wood supplies, but they are now being retarded in growth, and eventually an unnecessarily
large number will be killed by the overshading hardwoods. Enormous quantities of material
could be saved for the pulp and paper industry by the removal of the hardwoods. In certain
localities this can already be done with profit, and in others the utilization is prohibited by the
cost of transportation. We urge more extensive experiments in the transportation of hardwoods
by water or otherwise and the investigation of wider market uses of these woods in order that
their utilization may lead to the development and final use of the small pulp-wood material
through silvicultural treatment.
16. The hardwood forests that are of silvicultural concern in Eastern Canada consist chiefly
of the farm woodlots in the southern portion of Ontario and Quebec and in the Maritime
Provinces. Fire, disease, and injudicious cutting have reduced them to a low state of productivity. Since they are situated near markets, and since the farmers are experiencing serious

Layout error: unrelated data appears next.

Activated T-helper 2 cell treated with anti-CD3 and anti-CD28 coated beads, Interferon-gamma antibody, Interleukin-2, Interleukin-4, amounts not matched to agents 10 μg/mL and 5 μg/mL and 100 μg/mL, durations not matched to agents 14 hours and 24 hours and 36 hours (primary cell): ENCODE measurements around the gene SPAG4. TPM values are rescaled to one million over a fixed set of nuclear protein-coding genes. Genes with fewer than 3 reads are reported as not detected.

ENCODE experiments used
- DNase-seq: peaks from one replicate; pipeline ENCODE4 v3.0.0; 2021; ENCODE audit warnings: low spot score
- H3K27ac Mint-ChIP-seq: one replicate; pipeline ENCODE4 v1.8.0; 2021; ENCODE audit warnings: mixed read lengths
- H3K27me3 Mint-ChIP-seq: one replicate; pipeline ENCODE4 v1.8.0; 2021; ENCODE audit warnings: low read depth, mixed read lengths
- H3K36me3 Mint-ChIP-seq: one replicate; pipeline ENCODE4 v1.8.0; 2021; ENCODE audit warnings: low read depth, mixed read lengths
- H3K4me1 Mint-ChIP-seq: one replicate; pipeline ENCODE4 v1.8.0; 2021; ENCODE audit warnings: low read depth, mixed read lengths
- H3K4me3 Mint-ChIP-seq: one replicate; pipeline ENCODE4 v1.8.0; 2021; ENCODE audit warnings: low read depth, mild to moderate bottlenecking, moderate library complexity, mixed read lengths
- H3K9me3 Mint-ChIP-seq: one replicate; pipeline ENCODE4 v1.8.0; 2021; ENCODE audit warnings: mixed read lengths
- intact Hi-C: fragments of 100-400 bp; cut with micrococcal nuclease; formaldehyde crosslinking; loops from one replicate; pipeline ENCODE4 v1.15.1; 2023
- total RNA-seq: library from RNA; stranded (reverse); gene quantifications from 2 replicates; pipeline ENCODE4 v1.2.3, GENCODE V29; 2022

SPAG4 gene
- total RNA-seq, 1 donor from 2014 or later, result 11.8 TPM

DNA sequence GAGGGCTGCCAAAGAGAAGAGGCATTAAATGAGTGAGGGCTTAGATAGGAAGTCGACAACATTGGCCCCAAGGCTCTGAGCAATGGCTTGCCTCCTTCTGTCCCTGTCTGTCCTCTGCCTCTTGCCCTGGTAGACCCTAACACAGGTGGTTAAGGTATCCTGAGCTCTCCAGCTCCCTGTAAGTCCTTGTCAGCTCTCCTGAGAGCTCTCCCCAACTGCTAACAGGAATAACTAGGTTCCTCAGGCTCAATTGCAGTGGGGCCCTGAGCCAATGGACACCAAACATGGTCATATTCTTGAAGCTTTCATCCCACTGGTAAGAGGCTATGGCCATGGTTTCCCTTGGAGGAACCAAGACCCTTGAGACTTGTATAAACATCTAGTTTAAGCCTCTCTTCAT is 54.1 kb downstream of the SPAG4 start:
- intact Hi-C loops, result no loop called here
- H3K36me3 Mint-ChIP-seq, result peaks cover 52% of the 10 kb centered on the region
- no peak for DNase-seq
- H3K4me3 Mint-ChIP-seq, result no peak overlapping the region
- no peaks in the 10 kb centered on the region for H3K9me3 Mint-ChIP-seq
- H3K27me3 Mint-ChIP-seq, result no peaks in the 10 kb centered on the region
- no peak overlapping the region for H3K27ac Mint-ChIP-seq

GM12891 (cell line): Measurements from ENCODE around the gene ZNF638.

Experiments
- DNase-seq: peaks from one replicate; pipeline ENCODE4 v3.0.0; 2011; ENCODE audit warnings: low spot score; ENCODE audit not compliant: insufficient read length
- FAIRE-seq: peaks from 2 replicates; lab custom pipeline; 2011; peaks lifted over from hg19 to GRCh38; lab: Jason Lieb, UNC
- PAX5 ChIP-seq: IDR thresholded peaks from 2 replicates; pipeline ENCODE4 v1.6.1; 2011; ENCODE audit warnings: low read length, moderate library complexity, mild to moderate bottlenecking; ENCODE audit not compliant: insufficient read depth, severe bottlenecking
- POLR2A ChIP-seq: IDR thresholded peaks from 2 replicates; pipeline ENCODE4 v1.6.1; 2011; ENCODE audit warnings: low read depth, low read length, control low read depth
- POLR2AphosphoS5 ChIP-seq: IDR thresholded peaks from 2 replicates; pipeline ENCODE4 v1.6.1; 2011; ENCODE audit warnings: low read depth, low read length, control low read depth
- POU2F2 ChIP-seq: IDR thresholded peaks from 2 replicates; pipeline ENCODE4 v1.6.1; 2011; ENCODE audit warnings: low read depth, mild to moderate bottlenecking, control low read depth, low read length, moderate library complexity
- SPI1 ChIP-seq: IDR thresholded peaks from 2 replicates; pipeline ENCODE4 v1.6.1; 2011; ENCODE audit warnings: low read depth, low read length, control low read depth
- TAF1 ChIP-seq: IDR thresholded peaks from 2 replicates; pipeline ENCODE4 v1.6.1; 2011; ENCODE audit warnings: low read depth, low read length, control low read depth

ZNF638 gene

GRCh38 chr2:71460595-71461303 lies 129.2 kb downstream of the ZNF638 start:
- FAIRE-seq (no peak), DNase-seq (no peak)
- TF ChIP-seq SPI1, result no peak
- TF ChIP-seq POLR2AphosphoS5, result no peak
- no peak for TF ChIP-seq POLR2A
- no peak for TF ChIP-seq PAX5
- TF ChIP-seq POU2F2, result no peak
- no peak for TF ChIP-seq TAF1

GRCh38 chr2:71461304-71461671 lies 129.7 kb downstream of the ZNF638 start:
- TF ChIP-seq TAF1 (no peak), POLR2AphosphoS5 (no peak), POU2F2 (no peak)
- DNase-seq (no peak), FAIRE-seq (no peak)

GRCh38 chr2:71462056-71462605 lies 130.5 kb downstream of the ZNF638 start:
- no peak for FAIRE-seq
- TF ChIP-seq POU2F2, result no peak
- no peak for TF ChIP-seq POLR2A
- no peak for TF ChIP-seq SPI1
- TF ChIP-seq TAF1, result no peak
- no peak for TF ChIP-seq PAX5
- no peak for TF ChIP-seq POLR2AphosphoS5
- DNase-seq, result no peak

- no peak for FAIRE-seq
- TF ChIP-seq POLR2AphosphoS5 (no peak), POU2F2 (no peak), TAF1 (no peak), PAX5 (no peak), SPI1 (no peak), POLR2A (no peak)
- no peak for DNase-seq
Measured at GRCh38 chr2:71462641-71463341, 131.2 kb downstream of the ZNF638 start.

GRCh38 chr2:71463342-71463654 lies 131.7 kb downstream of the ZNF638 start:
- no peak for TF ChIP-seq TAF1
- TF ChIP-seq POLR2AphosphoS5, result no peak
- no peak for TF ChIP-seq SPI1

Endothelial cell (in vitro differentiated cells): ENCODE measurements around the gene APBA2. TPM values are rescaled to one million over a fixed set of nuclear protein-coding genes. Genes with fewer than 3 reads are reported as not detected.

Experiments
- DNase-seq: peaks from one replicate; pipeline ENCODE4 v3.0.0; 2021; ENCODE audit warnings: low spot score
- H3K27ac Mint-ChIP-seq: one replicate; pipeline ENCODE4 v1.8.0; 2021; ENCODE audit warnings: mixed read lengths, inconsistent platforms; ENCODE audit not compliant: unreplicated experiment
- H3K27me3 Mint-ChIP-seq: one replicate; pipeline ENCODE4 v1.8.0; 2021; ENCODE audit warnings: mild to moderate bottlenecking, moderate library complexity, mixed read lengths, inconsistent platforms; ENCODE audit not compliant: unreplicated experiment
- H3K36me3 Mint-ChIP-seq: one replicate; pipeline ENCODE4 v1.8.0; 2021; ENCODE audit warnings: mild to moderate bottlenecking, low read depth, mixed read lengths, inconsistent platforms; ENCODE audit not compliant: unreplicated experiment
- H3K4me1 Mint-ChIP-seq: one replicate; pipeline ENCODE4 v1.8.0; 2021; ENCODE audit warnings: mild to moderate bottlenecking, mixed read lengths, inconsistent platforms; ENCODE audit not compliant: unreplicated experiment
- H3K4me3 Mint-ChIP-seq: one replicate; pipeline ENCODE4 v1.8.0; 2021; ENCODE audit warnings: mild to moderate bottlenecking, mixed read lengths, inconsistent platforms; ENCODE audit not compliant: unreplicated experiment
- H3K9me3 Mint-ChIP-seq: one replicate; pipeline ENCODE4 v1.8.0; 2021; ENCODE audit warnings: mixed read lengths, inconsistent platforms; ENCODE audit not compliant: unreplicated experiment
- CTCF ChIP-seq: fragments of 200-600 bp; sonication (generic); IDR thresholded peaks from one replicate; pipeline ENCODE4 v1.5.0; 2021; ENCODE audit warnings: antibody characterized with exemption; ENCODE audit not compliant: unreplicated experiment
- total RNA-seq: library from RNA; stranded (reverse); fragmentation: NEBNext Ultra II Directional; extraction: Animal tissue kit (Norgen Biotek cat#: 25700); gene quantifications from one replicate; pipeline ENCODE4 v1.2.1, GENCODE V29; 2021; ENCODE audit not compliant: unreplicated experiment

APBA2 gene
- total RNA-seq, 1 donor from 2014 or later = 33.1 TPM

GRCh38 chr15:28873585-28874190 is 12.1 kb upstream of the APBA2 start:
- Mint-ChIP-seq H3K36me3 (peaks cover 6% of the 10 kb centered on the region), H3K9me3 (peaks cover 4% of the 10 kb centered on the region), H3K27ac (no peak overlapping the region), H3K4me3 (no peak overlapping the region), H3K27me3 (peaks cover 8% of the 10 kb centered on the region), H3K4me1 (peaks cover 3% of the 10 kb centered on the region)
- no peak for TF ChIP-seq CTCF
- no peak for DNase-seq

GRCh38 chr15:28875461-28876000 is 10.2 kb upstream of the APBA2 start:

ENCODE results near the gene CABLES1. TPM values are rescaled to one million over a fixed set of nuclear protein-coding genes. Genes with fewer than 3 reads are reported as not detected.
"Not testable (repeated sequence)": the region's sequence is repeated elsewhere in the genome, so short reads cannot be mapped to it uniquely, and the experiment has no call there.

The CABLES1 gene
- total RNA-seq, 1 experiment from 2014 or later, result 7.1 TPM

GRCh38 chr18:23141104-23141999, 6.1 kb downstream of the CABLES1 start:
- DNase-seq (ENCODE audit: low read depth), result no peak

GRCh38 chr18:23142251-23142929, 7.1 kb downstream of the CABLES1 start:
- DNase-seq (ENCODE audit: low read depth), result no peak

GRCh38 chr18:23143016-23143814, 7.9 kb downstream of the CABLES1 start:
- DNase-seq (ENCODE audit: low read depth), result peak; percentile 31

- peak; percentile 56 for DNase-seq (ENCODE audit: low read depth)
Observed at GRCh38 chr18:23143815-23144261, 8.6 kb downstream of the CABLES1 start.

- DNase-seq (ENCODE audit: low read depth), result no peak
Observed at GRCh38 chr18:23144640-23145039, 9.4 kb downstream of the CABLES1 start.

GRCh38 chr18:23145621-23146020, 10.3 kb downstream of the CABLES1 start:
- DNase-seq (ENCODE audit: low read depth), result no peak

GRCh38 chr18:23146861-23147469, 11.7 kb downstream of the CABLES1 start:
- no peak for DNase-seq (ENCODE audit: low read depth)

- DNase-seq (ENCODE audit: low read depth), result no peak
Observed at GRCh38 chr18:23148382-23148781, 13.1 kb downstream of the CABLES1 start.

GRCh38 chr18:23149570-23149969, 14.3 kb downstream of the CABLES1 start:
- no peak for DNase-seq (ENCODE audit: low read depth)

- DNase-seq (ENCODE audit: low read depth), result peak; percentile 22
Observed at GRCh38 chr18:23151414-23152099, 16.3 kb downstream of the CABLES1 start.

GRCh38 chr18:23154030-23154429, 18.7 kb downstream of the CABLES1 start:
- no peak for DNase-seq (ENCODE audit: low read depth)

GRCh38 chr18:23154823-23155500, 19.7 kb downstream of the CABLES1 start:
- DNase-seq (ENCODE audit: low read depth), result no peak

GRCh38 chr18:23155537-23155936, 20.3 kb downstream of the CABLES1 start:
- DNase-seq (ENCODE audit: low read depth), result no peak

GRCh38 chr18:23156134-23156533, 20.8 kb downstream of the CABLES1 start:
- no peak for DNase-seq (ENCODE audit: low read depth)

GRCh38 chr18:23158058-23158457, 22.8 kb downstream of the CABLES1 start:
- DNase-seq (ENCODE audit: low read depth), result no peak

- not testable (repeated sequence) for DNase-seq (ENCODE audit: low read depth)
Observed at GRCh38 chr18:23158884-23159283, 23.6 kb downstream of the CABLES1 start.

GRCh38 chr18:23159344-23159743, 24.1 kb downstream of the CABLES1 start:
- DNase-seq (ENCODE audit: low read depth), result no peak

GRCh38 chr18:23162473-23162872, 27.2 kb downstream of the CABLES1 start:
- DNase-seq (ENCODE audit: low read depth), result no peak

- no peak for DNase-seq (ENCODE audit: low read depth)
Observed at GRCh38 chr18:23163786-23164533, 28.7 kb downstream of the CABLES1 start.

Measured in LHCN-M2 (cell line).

difficulty in getting fuel and cheap materials for building purposes, the rehabilitation of these
farm woodlots through constructive silvicultural methods constitutes a very important economic
problem. We believe the forest authorities should co-operate with the farmers in developing
and carrying out measures for the effective handling of woodlots.
17. The poplar and white birch which have taken possession of very extensive burned
areas in Eastern Canada are suppressing and crowding out the young growth of pine which
has so extensively established itself beneath the hardwood crown cover. Much of the future
supply of white pine must come from these areas, yet the young growing stock upon which such
supply depends is being effectively reduced in quantity and quality by the suppressing effect
of the overtopping hardwoods. Large areas in this condition are relatively near the markets.